Brews & Views in Iceland for Kex Beer Fest
Let's be honest: Facebook is mostly trash. But every now and then, the algorithm does you right and you see "The Annual Icelandic Beer Festival" pop up in your feed. The name of the event alone combined three things I love (Iceland + beer + festival) so with only about 4 weeks notice we bought some plane tickets, booked some accommodations, and we were on our way.
The story of beer in Iceland is an interesting one. Prohibition in Iceland began in 1915, and while the ban on wine and other alcohols were lifted in stages, beer over 2.25% ABV remained illegal until 1989. Which, from the outside, seems to make absolutely no sense. Turns out, it was left off the referendum to legalize other alcoholic products in 1936 due to pressure from Iceland's "temperance lobby" (a fancy name for "fun police"), which argued that "beer would lead to more depravity, because it was cheaper than spirits."
Depravity notwithstanding, the craft scene in Iceland is now blossoming in a beautiful way. One could even argue that their relative newness serves as a benefit, because unlike many other countries, they're not stifled or limited by pre-existing traditions or "rules" in brewing. Thus, Iceland's fresh eyes can take advantage of ingredients, techniques, and innovations the world over - a little of this from the U.S., a little of that from Europe - in the process of developing a national identity around beer, and assigning a meaning to the notion of "Icelandic craft beer".
Seeing as so many brewers are new and small, and thus only distributing minimally within Iceland, the Annual Icelandic Beer Festival is the perfect place to get a taste of the nation's developing craft industry, and see firsthand how Icelandic ingredients and identity are intermingling with foreign influence.
Braving the wind and arriving in Reykjavik for the first day of the festival, I had no idea what to expect. I knew KEX Hostel as a great place to stay in the city, and as it turns out, it's also a great place to host a beer festival with a diverse representation of brewers from local to global - brand new Icelandic startups like Lady Brewery (Iceland's first female-owned brewery) and mono. brewing project alongside Brooklyn's Other Half and Denmark's To Øl. Tickets were $140 for three consecutive days of 3-hour sessions, and while not cheap (as nothing in Iceland is) the experience was well worth it.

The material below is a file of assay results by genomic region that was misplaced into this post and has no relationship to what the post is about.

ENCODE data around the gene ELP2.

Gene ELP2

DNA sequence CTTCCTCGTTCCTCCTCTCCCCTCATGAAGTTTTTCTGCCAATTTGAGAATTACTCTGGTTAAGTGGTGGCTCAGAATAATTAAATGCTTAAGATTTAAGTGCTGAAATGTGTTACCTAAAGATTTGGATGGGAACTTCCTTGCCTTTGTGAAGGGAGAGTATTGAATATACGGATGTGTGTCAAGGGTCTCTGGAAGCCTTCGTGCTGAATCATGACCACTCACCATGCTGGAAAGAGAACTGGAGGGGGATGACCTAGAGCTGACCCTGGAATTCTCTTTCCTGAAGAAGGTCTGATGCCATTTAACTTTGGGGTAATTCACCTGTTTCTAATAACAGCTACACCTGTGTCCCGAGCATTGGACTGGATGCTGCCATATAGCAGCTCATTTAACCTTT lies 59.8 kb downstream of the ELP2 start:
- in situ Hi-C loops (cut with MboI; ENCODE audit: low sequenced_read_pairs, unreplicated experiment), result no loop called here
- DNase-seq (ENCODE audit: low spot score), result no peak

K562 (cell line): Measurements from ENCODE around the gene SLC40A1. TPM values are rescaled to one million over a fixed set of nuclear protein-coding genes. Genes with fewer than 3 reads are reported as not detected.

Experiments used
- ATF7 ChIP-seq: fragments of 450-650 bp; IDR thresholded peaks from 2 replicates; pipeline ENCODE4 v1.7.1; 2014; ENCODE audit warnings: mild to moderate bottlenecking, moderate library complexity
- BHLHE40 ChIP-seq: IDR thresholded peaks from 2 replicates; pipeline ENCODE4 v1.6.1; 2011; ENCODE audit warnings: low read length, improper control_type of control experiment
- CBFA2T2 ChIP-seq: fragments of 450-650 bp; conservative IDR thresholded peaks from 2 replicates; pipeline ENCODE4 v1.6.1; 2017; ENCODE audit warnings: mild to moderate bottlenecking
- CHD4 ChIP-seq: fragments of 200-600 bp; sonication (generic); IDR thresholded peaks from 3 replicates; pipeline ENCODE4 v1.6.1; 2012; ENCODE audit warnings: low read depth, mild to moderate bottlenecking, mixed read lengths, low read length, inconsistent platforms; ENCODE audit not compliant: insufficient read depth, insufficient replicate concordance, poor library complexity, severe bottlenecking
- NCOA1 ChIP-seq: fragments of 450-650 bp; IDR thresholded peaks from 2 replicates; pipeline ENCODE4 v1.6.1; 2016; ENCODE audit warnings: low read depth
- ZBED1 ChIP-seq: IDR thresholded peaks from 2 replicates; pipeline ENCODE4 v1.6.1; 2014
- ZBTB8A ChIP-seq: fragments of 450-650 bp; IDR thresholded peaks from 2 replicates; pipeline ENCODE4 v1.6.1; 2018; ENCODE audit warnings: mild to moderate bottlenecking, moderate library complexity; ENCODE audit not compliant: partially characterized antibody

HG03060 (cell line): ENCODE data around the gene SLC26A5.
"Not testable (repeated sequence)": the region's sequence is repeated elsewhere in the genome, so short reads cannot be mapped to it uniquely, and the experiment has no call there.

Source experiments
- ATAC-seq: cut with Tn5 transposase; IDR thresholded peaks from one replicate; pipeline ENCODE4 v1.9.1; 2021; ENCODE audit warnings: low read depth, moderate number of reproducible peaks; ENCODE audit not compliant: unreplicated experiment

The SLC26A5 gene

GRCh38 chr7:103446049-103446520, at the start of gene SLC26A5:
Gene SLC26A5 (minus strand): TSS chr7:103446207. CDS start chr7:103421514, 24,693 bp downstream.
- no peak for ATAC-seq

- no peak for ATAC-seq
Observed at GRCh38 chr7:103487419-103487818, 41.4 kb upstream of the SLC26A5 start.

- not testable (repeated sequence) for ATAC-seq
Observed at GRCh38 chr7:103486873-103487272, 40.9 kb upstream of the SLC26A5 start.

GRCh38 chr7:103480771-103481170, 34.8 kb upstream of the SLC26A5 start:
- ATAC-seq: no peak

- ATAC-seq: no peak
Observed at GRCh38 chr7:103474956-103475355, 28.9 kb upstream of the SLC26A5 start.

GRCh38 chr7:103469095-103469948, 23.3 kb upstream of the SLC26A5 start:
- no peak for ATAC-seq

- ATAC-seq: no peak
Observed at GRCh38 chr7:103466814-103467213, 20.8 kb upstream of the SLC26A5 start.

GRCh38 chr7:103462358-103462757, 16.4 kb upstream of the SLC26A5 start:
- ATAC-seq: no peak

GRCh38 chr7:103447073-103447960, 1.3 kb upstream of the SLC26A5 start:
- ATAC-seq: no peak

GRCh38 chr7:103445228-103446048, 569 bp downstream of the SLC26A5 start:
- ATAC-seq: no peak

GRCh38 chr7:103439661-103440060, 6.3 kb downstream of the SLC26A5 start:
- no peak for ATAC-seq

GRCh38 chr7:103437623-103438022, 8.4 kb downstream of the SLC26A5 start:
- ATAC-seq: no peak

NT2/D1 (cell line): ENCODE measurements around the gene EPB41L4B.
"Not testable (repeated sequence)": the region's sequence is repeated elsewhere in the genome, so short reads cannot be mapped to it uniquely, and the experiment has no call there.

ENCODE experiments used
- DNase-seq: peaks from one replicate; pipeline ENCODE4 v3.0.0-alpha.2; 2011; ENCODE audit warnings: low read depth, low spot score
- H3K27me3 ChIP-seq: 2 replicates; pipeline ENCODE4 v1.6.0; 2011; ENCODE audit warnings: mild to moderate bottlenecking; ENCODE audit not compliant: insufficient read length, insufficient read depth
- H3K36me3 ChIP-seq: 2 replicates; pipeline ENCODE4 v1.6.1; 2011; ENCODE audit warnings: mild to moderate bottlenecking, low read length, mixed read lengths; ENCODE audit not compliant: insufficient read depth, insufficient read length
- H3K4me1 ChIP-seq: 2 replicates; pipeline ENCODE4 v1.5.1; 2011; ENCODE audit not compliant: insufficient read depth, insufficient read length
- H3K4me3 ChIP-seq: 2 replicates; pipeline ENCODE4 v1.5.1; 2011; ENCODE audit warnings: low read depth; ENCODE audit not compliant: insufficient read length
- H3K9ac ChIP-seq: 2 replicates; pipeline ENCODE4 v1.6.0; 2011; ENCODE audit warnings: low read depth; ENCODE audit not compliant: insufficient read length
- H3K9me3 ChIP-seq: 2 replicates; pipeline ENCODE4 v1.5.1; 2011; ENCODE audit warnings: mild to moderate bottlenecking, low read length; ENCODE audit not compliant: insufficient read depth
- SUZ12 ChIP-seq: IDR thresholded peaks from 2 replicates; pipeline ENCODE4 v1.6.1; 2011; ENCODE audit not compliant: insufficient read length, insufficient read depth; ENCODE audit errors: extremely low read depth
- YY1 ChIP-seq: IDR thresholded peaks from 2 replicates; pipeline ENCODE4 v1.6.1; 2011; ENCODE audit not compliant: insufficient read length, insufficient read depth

An impressive slate of some of the world's best and most up-and-coming, innovative breweries and collaborations provided an unparalleled selection of interesting brews all three nights of the festival. And where else but in Iceland would you get to try beer with ingredients like Skyr, seaweed, licorice ("lakris"), and "hrútaberin"?
In addition to the beers, many of which would not be available anywhere else, ever again, of course the brewers themselves were eminently approachable, friendly, and enthusiastic to have a conversation with the many, many drinkers lining up for their wares. I learned what a "kvass" is from Fonta Flora brewing, and got to try beer accompanied by fried seaweed at Lady Brewery. I had a frighteningly smooth 13%'er from Mikkeller, and commiserated about the trials of shared hostel bathrooms with Anthony from Other Half. The spooky ghost lambic from Bokkereyder was the spookiest I've ever tasted, and the milkshake IPA made its first ever appearance on my palate.
I say this frequently, but I'll say it again - my favorite thing about beer isn't just the liquid itself, it's the community that gathers around it, the creativity it represents, and the role it plays in larger conversations about culture, society, and geography. Beer is like a distilled moment of time and place, a tasty expression of history as it develops. There's always something new to try and ways to be surprised when it comes to craft.
All told - a very successful festival, and a very successful trip overall, despite some predictably unpredictable Icelandic weather. Now, who's ready to gear up for The Annual Icelandic Beer Festival 2019?
Full list of breweries in attendance for 2018:
18th Street Brewery, Aslin Beer Co., Austri, Barr, Beavertown Brewery, Black Project Spontaneous & Wild Ales, Bokkereyder, Borg Brugghús, Brewing Költur, Brewski Beer, Brothers Brewery, BRUS, Civil Society Brewing Co, Cloudwater Brew Co., Collective Arts Brewing, Cycle Brewing, Einstök, Fonta Flora Brewery, de Garde Brewing, Garage Beer Co., Half Acre Beer Company, J. Wakefield Brewing, Járn og Gler / Malbygg, Jón Ríki, KEX Brewing, Lady Brewery, Lamplighter Brewing Co., Lord Hobo Brewing Company, Mikkeller, O/O Brewing, Other Half Brewing Co., People Like Us, Prairie Artisan Ales, Reykjavík Brewing Company, Segull 67, Smiðjan, Speciation Artisan Ales, Surly Brewing Company, To Øl, Transient Artisan Ales, Vífilfell, Voodoo Brewing Co., Warpigs, Ægisgarður, Öldur, Ölvisholt, Ölgerðin Egill Skallagrímsson, Ölverk and ÖR Brewing Project.